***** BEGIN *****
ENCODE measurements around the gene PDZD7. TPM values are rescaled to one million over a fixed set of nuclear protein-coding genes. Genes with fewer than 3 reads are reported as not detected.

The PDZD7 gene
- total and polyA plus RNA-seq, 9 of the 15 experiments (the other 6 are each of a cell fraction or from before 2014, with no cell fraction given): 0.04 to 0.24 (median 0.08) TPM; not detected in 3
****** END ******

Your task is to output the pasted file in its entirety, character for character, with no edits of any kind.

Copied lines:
ENCODE measurements around the gene PDZD7. TPM values are rescaled to one million over a fixed set of nuclear protein-coding genes. Genes with fewer than 3 reads are reported as not detected.

The PDZD7 gene
- total and polyA plus RNA-seq, 9 of the 15 experiments (the other 6 are each of a cell fraction or from before 2014, with no cell fraction given): 0.04 to 0.24 (median 0.08) TPM; not detected in 3